Monday, July 6, 1868 – Arlington, 116 Miles North and East of Naw’lins, Louisiana
-Gettin’ back ta the journal after some time away. Had ta put down rumors that a pistolaro done got back up and came inta town sayin’ he was his own twin brother. Situation sorted – and the bodies burnt.
Tuesday, July 7, 1868 – Tha’ Laughin’ Corpse ‘Tavern’ – Baton Rouge, Louisiana
-Jus’ about tha time I gets ta thinkin’ that this is gonna be an easy run, a sorta vacation from catchin’ desperadoes an’ worse, I get my idea proven dead wrong. Annie’s not jus’ in mortal peril – she’s missin’ as of this very mornin’. Well, shoot. Next time, I’ll fly to Lousiana.
-That’s not the only oddity of the day. Belle and Wicked were mindin’ thier store, as expected. But the Padre droppin’ in off a black coach was a stroke o’ sky-fire. Seems he got a telegram sayin’ that Belle might need his help. Odd.
-Couldn’t sleep – was thinkin’ about all the dead Bears. Stayed up playin’ Jacks n’ Bones till Belle woke up hollerin’, then switched ta Faro fer old minin’ scrip. Ain’t worth a damn nohow.
Wednesday Afternoon’, July 8, 1868 – The Maiden Becky Lou – Baton Rouge, Louisiana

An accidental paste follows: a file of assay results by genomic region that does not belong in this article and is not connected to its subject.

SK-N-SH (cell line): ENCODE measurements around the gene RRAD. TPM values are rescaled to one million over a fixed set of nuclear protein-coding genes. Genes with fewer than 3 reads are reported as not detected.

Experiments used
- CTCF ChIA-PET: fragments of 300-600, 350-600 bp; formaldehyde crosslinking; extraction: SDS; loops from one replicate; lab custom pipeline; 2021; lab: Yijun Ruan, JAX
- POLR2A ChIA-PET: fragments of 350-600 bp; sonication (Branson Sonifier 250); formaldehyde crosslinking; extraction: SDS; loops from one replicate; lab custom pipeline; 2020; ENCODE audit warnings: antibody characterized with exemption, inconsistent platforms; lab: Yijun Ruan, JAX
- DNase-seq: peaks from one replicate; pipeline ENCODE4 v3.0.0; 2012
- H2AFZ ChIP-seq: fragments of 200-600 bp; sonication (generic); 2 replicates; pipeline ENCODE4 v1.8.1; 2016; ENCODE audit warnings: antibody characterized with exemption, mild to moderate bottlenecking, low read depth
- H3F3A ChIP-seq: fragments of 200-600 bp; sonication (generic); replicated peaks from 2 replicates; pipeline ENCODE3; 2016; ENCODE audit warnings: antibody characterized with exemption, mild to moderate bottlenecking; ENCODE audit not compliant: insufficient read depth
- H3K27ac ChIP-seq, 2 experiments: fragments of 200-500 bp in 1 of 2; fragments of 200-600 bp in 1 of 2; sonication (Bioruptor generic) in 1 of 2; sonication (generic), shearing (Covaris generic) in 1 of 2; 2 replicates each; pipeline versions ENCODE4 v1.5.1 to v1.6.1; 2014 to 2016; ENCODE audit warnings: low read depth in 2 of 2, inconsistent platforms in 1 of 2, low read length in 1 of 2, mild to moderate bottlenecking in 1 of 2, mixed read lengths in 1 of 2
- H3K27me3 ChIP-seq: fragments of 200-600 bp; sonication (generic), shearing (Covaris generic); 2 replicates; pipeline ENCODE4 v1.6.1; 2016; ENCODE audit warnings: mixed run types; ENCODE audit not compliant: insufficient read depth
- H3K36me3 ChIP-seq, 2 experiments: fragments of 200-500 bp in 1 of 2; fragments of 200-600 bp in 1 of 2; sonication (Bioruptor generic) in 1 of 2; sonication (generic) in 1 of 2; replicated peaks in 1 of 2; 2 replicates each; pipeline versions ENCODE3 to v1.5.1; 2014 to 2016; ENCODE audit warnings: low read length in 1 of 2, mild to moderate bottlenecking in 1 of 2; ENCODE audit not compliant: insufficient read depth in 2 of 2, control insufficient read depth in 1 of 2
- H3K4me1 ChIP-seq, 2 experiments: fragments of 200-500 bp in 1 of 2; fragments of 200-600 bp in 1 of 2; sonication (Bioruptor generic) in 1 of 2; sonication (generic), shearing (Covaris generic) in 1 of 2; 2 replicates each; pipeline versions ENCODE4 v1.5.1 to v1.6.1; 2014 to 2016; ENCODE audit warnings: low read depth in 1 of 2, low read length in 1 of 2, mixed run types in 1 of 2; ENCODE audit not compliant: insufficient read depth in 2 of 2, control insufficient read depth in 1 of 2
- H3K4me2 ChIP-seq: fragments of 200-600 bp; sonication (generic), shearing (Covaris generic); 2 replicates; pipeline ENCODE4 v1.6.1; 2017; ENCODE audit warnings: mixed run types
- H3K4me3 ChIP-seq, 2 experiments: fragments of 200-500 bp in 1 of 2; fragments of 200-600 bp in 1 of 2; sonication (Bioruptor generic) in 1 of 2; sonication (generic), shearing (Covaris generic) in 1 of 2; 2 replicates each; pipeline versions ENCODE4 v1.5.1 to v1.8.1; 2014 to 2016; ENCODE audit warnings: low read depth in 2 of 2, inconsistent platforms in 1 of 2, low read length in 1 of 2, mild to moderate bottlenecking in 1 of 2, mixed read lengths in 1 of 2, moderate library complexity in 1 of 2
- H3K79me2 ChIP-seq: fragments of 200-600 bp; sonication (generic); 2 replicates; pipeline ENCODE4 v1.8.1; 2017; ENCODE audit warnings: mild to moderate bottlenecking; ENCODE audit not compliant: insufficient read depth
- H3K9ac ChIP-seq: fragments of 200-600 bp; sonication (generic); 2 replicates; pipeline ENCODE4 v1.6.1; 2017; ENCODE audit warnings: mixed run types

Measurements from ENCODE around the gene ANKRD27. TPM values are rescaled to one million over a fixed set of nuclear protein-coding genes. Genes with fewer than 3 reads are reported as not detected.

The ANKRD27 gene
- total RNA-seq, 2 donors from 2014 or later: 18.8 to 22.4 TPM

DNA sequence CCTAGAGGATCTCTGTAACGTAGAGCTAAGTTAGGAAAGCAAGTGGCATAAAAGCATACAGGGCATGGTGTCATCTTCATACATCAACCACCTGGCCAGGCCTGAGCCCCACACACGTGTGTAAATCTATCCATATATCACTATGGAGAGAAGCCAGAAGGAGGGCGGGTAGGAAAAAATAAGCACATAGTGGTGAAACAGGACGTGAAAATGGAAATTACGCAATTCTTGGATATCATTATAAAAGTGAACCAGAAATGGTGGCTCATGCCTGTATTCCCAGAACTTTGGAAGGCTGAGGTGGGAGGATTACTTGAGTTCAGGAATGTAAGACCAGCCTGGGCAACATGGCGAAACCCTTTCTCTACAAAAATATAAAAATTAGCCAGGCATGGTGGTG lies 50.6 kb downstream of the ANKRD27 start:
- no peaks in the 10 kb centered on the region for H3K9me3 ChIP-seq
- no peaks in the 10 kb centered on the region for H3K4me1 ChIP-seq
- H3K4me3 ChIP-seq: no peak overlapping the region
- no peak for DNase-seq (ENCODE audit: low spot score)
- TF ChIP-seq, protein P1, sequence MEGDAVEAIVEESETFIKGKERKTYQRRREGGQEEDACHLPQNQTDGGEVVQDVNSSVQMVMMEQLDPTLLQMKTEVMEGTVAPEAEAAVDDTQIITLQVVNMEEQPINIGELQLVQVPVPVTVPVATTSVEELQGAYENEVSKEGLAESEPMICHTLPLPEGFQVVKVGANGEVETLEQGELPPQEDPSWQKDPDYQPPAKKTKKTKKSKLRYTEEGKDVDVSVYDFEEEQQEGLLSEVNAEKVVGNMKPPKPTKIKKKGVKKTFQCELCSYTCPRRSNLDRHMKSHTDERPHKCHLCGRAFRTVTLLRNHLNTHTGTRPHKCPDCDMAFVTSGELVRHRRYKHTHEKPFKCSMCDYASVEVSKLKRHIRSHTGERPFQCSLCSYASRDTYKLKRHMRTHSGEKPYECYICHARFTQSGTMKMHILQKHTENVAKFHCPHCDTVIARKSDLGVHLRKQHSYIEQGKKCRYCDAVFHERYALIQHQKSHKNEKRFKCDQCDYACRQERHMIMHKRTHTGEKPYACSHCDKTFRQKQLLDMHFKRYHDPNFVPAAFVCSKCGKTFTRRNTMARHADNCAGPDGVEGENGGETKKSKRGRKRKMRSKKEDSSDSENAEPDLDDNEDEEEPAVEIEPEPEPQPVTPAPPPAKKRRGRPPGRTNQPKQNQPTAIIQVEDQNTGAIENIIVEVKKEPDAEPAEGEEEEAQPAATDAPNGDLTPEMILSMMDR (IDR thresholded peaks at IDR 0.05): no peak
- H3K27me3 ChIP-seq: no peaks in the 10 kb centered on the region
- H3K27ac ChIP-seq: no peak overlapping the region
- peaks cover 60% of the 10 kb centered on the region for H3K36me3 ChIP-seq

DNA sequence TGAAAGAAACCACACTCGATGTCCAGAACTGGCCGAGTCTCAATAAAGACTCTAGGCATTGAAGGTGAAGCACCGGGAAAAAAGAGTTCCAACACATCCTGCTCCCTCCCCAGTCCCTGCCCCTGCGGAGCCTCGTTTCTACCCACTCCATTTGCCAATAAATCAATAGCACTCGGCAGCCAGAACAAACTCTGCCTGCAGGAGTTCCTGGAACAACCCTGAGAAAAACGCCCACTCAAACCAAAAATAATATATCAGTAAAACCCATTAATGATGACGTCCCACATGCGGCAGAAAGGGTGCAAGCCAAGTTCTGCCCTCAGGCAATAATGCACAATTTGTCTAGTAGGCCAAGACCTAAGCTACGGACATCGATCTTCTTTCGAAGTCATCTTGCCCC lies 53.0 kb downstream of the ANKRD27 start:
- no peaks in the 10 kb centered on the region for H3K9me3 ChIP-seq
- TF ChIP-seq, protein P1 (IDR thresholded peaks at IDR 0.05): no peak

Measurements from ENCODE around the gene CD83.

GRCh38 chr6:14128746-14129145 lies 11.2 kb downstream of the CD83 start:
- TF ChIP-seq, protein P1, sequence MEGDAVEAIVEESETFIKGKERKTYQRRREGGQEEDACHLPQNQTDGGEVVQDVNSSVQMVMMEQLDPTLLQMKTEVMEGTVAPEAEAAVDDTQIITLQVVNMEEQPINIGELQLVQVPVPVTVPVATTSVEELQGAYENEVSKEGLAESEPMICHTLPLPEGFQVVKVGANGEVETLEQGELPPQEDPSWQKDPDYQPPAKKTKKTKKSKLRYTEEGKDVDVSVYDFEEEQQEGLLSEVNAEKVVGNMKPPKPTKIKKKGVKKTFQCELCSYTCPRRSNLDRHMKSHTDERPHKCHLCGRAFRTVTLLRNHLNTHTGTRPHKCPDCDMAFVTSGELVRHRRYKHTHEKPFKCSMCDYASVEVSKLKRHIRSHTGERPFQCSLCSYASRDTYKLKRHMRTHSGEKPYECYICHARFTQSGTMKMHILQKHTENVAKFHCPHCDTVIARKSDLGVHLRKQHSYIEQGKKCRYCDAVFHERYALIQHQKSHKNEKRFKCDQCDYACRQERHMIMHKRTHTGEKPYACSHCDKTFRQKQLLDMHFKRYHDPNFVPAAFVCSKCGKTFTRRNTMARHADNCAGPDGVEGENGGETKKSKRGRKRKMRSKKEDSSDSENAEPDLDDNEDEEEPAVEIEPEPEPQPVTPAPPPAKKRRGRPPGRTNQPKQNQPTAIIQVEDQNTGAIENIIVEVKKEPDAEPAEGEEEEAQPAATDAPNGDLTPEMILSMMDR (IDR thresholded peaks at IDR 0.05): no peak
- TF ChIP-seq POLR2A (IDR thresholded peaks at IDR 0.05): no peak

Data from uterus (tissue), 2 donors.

-I ain’t sayin’ I’m fersaken, but I’m definately workin’ off some sins. Turns out Annie had gotten on one of the black carriges yesterday, an’ that’s why she’d gone missin’. The same black carriage that left taday at ten fer the river. So, here I am, on an accursed riverboat, steamin’ toward Naw’lins.
-It’s quiet, at least – aside from the crew, it’s only the sibs, the padre, me, an’ a paid pistolero. Fortunately, no injuns on board. Wicked checked.
-Not sure what’s ahead for us, but I’m not sure how I’m gonna git through this without the bottle.
Thursday, July 9, 1868 – The Bogs Near Naw’lins, Louisiana (Again)
-This mornin’, the ol’ posse (less the brain, the ferriner, tha buffalo gal, an’ Wit) plus the new shootist arrove in Naw’lins. In short order, we were brought by two shiny black carriages inta town to speak with the County Sherriff, Jim Powers.
-It was there that we was introduced to a covert agent whose identity I shall redact for the good of the Confederacy, and a native of Bear introduced to us as a scout.
-Seems someone had gotten inta their heads the idea that we all should be a posse ta go an’ find … trouble. So, o’ course, we agreed. Pay’s good, at least.
-First inpressions? Well, I been in on the Trail too long to think of a pistolero as anything more than trouble. This one seems quiet enough, so we’ll see. I’ll just say that the covert agent and I have different ways o’ goin’ about our business, but I don’t pay them no mind. Now, Kyle … he’s an interestin’ one. Scout? Nah. Too big, and too smart. He seems to know a thing or two about the Spirits, tho. so he can’t be completely useless.